Warmer weather brings threat of severe storms
Nevada Daily Mail
With the warmer temperatures, green grass, and the return of the songbirds, spring brings another less welcome presence to Vernon County, severe weather. While there is nothing that can be done to prevent severe weather events, with proper preparation, they are survivable.
On May 22, 2011 an EF-5 tornado devastated Joplin, Mo., leaving 158 people dead and injuring 1,150 others. Winds peaked at almost 250 miles per hour destroying 2,000 buildings. It was the third time Joplin had been struck by a tornado since 1971. Nevada could be next.
As demonstrated by the 1995 microburst, Vernon County and Nevada are not immune from Mother Nature. Vernon County is at risk from tornados, large hail, strong winds, heavy rain/flash flooding, and lightning.
According to Vernon County Emergency Management Director Dennis Kimrey, there are no public severe weather shelters in either Nevada or Vernon County. The alternative is for residents to shelter in place, either in a purpose-made storm shelter, or a secure area on the lowest floor of their home. Preparation does not end at home; businesses should have a plan as well. Residents and businesses can register their storm shelters, even if inside their homes, with the county so first responders know where to look for survivors. The link to register a shelter is at http://www.vernoncountyoem.org/.
Kimrey said that every home and business should have a weather alerting radio with a battery back-up, which are available at local retailers for as little as $15. Nevada, Sheldon, and Harwood are the only communities in Vernon County that currently have severe weather sirens. Severe weather can develop with little to no warning, so storm sirens, which are only activated for tornado warnings, should not be relied on as a primary means of receiving severe weather notifications.
In addition to a weather radio, Kimrey recommended checking the Situation Report on http://www.weather.gov/sgf/ each morning. There are also a number of apps for smart phones and other devices, which relay weather alerts from the National Weather Service. The Vernon County Office of Emergency Management website at http://www.vernoncountyoem.org/ also has links to severe weather information and instructions for reporting weather related damage.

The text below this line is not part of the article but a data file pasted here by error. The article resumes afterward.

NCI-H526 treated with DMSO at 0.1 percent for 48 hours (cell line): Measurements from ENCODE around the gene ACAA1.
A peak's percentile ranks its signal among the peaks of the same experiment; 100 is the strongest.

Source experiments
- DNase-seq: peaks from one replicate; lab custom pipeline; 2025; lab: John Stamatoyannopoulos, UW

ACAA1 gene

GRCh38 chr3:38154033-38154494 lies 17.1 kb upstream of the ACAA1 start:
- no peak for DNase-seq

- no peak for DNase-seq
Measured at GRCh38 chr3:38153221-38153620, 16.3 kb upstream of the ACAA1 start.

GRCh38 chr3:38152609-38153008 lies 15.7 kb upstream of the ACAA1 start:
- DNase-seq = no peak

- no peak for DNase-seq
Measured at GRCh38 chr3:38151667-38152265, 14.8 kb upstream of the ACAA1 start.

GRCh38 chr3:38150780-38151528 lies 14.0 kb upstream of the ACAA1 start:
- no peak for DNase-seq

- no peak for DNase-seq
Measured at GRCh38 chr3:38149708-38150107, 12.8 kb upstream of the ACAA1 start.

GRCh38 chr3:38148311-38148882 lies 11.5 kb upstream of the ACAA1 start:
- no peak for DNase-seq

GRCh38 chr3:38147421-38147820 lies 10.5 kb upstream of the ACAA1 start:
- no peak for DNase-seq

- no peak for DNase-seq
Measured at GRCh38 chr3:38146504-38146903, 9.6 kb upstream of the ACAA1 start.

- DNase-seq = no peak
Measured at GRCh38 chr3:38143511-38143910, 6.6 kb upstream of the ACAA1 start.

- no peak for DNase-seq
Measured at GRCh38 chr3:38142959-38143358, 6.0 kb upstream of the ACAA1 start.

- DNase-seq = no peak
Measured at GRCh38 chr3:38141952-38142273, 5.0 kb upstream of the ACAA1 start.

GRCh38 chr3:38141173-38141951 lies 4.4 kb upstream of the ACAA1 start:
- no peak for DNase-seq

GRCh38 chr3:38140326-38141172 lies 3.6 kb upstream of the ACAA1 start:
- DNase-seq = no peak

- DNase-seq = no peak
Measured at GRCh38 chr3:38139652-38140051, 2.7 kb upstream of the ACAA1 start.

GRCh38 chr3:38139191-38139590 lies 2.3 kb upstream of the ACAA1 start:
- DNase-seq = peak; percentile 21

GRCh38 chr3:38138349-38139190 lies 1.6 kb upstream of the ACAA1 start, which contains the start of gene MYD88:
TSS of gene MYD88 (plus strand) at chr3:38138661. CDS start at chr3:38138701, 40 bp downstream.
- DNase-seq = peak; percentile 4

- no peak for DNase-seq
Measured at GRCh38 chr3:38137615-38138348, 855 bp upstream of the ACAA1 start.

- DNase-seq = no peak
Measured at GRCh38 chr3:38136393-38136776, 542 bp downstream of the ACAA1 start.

The National Weather Service lists three simple steps for severe weather preparation: Know Your Risk, Take Action, and Be A Force of Nature.
Know Your Risk: The National Weather Service recommends checking weather.gov each moving before leaving home. While tornados are not predictable, severe weather events can be anticipated. Knowing what is forecast for the day, and especially the early evening hours is crucial to being prepared.
Take Action: National Weather Service recommends creating an emergency supply kit to provide necessities for three or more days without power. Of vital importance is having a plan to stay in touch with family members not at home and a list of places to meet should you not be able to get home.
Be A Force of Nature: Share your weather-ready story on social media. Share pictures of your emergency supply kit, or let friends know how to reach you if severe weather strikes in your area.
The National Weather Service's Springfield office offers basic measures for reacting to severe weather events: tornado, take shelter in a sturdy structure; large hail, move indoors away from windows; strong winds, move indoors away from windows; heavy rain, avoid rising creeks and water-covered roads; lightning, move indoors if you hear thunder.
The Vernon County Office of Emergency Management can be reached at 417-667-8236 to report a tornado, large hail, damaging winds, flooded roads or a downed tree across a road.
"Downed lines wouldn't necessarily be a 911 call unless it was a live electrical line smoking or sparking or on a vehicle -- hanging low enough to cause an accident, etc." according to Western Missouri Dispatch director Tonia Davis, "911 calls should be used for situations that could put someone in imminent danger." She added that reporting a tornado was acceptable.
Davis stressed the people should not call 911 to find out weather conditions, or to ask what the sirens are for, to ask for road conditions, etc. Non-emergency calls to 911 or the dispatch center during periods of severe weather prevent dispatchers from handling true emergencies in a timely manner.